While we couldn't have known the full extent of BIA's security weaknesses in 2001, the Federal Performance Project certainly foresaw trouble for the agency, handing it a D for information management. We found BIA's technology was so deficient that data often was accessible only by phone, fax or mail. What systems there were frequently crashed. At various times, computer service interruptions-due sometimes to faulty technology and sometimes to unpaid bills-have left BIA unable to communicate with Interior headquarters or Indian schools and without Internet service. We found BIA's capacity to manage information as bad as anything we had seen, save for the Internal Revenue Service's abysmal handling of its Tax Systems Modernization project, which was scrapped in 1997 after $3.4 billion had been spent with little to show. That earned the IRS a D for information management in 1999. Today, the tax agency is several years into a technology turnaround. At BIA, however, the news just keeps on getting worse.
That management matters is a core belief of the Federal Performance Project, a partnership of Government Executive and The George Washington University Department of Public Administration. The project is funded by The Pew Charitable Trusts. For four years we've rated federal agencies' management abilities. We've assessed management of human resources, information, physical assets and finances as well as ability to manage for results at 27 agencies. We focus our reviews on management capacity because it is an indicator of agencies' health and ability to deliver results. We also believe that reporting what stands in the way of good management can help political leaders and the public understand the challenges involved in running government programs and what needs to be done to help them run better.
This year, for the first time, we are re-evaluating agencies we've graded in the past. All six-the Social Security Administration, Federal Aviation Administration, IRS, Environmental Protection Agency, Centers for Medicare and Medicaid Services and Immigration and Naturalization Service-received grades during the project's first year, 1999. Three, the IRS, FAA and EPA, have improved in three years; IRS from an overall C to a B-, FAA from a C to a B, and EPA from a B- to a B. Others, SSA, CMS and INS have fallen in the rankings; SSA from an A to a B, CMS, which was called the Health Care Financing Administration when we graded it last, from a C to a C-, and INS from a C- to a D. The overall grades of 1999 and 2002 aren't precisely comparable, though, because we've changed how we weigh grades in each of the management issue areas we examine. We've also altered our focus in a number of management issue areas.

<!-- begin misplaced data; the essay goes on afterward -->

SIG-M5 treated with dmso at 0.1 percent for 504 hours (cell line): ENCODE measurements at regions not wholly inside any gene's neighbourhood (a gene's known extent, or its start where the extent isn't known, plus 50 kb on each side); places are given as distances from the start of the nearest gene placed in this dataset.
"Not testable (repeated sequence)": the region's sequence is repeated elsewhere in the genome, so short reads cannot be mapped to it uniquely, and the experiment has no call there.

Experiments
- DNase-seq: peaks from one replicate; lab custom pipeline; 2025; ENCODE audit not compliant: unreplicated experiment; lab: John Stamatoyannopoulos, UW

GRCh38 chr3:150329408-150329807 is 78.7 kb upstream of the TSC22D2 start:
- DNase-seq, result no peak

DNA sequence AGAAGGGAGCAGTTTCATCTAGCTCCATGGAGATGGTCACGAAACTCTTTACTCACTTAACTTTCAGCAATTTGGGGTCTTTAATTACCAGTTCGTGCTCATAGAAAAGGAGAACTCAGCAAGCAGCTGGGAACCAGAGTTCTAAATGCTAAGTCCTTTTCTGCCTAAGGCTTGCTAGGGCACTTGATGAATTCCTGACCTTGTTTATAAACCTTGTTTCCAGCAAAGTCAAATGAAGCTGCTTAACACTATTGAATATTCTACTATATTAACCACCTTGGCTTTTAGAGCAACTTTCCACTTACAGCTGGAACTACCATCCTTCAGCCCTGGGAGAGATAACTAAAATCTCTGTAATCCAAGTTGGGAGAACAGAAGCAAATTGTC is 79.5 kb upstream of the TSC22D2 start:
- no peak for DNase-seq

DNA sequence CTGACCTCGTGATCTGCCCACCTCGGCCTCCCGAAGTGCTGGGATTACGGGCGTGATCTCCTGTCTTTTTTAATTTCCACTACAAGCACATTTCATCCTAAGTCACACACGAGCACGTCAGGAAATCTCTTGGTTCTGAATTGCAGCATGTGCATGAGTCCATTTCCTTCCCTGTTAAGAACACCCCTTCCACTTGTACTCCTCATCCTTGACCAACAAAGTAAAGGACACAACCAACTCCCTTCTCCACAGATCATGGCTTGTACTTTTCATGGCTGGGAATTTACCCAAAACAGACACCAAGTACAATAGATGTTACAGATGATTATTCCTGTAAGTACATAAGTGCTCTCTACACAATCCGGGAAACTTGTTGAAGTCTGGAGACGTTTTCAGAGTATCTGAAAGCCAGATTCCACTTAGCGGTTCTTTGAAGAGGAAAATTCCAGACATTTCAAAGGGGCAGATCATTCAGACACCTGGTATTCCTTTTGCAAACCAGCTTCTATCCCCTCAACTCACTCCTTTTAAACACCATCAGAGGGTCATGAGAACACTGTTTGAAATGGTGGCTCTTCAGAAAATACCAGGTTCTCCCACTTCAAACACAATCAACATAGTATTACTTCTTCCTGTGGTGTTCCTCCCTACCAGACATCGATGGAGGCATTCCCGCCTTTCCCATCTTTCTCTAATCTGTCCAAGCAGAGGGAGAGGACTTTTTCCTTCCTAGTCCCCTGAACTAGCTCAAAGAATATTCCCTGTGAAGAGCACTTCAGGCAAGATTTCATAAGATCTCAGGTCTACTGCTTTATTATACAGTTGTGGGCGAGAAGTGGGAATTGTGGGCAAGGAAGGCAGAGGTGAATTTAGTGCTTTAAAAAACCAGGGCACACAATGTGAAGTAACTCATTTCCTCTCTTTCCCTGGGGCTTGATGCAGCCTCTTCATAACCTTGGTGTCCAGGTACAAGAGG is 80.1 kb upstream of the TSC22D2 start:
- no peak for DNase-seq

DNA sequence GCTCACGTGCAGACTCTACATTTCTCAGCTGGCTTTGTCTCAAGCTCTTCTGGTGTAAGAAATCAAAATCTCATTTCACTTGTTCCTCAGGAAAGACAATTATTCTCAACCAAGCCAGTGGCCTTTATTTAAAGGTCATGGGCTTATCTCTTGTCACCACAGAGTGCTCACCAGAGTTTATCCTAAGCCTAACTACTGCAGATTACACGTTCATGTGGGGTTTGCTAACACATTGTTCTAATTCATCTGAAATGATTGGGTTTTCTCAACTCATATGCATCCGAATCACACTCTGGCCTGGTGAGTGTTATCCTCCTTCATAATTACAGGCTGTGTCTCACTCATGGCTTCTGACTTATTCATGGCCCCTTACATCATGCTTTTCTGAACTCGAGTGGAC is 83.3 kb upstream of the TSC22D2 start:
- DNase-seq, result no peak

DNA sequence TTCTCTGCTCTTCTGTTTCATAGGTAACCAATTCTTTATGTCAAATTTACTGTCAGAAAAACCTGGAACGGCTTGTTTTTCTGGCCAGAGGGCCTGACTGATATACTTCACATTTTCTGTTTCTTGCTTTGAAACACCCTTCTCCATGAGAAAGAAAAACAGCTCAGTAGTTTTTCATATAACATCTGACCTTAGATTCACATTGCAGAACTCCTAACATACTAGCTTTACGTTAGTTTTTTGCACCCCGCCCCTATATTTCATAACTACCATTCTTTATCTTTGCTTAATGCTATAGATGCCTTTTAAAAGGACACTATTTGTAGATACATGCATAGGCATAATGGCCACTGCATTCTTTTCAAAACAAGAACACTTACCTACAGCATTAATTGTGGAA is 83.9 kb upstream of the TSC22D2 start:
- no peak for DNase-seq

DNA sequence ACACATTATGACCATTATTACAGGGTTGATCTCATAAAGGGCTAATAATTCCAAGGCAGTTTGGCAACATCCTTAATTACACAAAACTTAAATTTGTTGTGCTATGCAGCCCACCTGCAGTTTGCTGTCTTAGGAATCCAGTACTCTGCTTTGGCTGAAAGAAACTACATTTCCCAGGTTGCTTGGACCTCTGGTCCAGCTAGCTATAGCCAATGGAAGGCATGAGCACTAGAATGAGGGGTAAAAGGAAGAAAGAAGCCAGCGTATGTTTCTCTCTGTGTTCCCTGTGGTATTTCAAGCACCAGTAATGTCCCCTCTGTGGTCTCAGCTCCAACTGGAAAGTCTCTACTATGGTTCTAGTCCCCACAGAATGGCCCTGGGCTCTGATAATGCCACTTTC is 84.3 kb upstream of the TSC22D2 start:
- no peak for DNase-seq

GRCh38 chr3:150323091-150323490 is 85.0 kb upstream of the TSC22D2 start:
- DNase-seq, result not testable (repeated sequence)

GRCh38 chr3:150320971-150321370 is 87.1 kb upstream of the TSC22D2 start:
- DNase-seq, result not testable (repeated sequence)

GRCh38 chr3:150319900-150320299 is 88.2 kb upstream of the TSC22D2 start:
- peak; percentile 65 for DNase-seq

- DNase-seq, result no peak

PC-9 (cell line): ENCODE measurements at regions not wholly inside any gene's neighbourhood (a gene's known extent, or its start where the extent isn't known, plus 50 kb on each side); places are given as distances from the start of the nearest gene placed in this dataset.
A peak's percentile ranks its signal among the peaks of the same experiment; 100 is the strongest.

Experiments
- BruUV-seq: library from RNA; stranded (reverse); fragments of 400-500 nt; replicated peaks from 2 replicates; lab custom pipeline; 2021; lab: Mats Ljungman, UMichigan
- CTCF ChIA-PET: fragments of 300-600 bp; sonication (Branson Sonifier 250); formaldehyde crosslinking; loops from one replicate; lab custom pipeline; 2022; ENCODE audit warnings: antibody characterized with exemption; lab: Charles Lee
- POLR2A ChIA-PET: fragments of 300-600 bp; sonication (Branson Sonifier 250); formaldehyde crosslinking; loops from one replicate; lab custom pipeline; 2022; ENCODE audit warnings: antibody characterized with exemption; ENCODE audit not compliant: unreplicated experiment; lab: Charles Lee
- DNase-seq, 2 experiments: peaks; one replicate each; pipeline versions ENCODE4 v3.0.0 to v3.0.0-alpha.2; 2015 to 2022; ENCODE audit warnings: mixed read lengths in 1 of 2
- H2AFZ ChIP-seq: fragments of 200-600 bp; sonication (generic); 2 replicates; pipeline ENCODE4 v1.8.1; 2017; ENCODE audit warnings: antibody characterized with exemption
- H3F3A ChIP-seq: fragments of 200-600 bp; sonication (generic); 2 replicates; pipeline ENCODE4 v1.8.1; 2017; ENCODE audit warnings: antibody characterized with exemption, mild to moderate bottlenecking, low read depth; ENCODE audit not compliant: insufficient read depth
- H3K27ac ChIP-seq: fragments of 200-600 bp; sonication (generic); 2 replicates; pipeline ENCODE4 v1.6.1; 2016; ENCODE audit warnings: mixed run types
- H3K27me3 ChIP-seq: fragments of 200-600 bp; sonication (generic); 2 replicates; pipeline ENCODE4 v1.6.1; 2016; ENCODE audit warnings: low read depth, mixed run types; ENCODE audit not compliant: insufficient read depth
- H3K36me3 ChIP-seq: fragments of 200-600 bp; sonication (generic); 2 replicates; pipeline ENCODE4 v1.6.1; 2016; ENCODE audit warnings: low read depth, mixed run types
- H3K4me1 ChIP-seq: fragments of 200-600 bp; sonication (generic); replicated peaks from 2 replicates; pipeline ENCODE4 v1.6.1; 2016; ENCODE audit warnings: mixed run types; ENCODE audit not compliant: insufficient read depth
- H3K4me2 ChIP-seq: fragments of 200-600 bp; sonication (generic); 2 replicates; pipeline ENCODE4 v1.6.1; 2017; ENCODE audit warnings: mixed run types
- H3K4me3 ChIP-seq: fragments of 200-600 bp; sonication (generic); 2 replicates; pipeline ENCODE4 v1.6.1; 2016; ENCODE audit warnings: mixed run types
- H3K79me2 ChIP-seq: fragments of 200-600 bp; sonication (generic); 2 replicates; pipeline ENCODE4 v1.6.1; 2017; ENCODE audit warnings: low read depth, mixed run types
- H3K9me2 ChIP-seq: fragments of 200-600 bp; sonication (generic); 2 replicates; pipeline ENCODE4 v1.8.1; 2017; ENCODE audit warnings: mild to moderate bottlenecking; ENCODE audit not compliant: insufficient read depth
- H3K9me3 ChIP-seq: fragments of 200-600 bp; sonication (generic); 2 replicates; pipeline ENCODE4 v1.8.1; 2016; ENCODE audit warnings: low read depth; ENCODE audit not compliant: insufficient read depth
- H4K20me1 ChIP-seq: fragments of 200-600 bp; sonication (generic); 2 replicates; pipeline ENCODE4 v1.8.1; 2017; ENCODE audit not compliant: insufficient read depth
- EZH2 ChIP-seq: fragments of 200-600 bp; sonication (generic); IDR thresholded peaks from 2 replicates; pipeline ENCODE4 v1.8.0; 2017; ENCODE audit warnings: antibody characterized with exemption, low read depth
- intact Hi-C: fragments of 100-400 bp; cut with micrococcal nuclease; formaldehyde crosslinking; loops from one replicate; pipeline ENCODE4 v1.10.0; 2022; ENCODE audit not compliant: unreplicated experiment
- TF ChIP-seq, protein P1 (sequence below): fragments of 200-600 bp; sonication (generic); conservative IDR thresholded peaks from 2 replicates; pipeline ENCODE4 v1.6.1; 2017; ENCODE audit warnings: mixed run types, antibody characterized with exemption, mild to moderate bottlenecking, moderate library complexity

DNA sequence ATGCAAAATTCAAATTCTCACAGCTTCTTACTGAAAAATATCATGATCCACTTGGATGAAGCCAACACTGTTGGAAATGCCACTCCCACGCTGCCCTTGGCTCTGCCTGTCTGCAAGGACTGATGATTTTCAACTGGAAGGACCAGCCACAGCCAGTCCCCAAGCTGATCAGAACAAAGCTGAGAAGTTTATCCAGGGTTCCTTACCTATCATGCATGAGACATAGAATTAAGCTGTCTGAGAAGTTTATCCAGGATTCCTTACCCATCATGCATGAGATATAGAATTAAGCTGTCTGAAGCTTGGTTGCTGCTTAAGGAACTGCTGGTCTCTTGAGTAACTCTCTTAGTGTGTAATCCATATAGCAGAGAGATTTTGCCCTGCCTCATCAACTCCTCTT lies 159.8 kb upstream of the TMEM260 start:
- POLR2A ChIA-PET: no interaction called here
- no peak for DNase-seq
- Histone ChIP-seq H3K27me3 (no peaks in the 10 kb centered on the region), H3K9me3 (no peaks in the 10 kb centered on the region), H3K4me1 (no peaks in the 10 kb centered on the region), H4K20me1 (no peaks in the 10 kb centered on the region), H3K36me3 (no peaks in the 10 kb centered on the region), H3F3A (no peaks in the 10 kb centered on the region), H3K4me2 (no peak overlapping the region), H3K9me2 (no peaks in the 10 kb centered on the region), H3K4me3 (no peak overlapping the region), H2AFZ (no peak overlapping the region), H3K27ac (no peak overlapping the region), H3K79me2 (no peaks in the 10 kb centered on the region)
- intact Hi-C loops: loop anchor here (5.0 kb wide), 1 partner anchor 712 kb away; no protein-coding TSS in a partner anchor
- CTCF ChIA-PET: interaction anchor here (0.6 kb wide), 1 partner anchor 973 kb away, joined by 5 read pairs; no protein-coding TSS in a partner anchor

In four years, we've refined and deepened our evaluations in a number of ways. The biggest change came last year, when we began basing each agency's overall grade 50 percent on its performance in managing for results, as opposed to giving grades in all five categories equal weight. We made the change to give results-based management the attention we feel it merits as a predictor of success, or at least improvement, in the other areas and in overall agency performance. This clearly has been true at the IRS, for example. IRS Commissioner Charles Rossotti's reorganization divided the agency into four primary business units, each focusing on a separate segment of the taxpayer population Designed to sharpen the focus on assisting taxpayers, the reorganization also is driving the agency's business systems modernization, which promises better information management and customer service; a pay-for-performance system that is increasing managers' accountability; and better allocation of and accounting for funds, staff and other resources.